Sugarcane diseases lead growers to new varieties

Johnny Morgan, Gravois, Kenneth, Hoy, Jeffrey W.  |  7/31/2009 6:54:49 PM

News Release Distributed on 07/31/09

As the sugarcane planting season begins to ramp up, most growers will be leaning toward newer varieties this year.

The challenge faced by sugarcane growers is sugarcane rust, a disease that was first found in Louisiana in 1979, said Dr. Kenneth Gravois, LSU AgCenter sugarcane plant breeder and coordinator of the AgCenter’s Sugar Research Station in St. Gabriel.

Gravois said the once-dominant LCP 85-384 sugarcane variety – commonly referred to simply as 384 – was resistant to rust until about six years ago.

“The 384 variety, released in 1993 by the LSU AgCenter, in cooperation with U.S. Department of Agriculture’s Agricultural Research Service Sugarcane Unit in Houma and the American Sugar Cane League, was a once-in-a-lifetime variety,” Gravois said.

“Yield potential increased by 25 percent, and stubbling or ratooning ability was the best we’ve ever seen,” he added, referring to the sugarcane plant’s ability to regrow and produce profitable crops in several consecutive years.

“Instead of making three or four crops, you could make four or five crops off of a single planting,” he said.

When it was released, 384 was resistant to all of Louisiana’s major sugarcane diseases, Gravois said.

“The one thing it was susceptible to was the sugarcane borer, but we have insecticides that can control that,” he said.

Gravois said the 384 gave farmers a major advantage because they had to plant only about 15 to 20 percent of their acreage each year. This equates to money in growers’ pockets because planting is one of the most expensive parts of the production process.

By 2004, 384 accounted for up to 91 percent of the state’s total sugarcane acreage.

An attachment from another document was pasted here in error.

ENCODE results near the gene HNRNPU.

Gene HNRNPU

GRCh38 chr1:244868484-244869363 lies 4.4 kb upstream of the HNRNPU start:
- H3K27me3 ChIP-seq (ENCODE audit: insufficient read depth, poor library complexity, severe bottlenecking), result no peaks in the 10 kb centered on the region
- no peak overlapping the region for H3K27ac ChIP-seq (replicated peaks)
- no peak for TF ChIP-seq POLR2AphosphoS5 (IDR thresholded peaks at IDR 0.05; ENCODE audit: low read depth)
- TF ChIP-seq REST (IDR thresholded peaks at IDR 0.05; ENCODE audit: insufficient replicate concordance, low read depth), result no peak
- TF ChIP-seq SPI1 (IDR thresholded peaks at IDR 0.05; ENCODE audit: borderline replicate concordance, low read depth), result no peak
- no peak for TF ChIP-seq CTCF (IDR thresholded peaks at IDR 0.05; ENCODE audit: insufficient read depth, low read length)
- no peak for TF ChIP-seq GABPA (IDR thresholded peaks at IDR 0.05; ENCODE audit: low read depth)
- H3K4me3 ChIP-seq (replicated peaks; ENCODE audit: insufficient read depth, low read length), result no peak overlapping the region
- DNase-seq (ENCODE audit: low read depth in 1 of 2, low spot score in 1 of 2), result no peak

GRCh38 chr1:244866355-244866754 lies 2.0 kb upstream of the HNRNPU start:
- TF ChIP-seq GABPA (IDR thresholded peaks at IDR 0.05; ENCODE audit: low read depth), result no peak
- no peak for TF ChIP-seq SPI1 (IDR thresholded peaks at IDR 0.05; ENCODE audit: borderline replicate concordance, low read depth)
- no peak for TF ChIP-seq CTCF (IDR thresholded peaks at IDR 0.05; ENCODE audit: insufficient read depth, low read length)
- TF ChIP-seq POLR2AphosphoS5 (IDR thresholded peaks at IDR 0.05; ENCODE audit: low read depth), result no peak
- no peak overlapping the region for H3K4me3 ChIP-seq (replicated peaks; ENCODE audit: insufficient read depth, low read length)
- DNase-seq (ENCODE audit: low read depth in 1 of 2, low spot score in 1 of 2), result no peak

“As 384 acreage increased, Mother Nature adapted, and so did the rust organism,” Gravois said. “That’s what happens when you have a single variety on a majority of your acres.”

New varieties show promise as replacements for 384, but none is totally resistant to rust, said Dr. Ben Legendre, LSU AgCenter sugarcane specialist.

One of the newer varieties growers are favoring is HoCP 96-540, which has become the most popular variety grown in south Louisiana, Legendre said.

“There are some fields across the southern part of the state in 540 that have a tremendous infection of rust, and now we’re worried that 540 maybe as susceptible as 384,” he said.

Rust has been the biggest problem for the sugarcane industry in recent times, said Dr. Jeff Hoy, an LSU AgCenter plant pathologist. The ability of this disease pathogen to overcome varietal resistance continues to cause major difficulty.

“All of the varieties released after LCP 85-384 were resistant to rust at the time of their release,” Hoy said. “However, three varieties – Ho 95-988, HoCP 96-540 and L 99-226 – have now become susceptible.”

The LSU AgCenter’s variety selection program will continue to develop rust-resistant varieties, Hoy said, but experts are formulating best management practices to minimize losses to rust on the farm.

Hoy said researchers are developing an alternative control program using fungicides, and he expects their use increase.

Johnny Morgan

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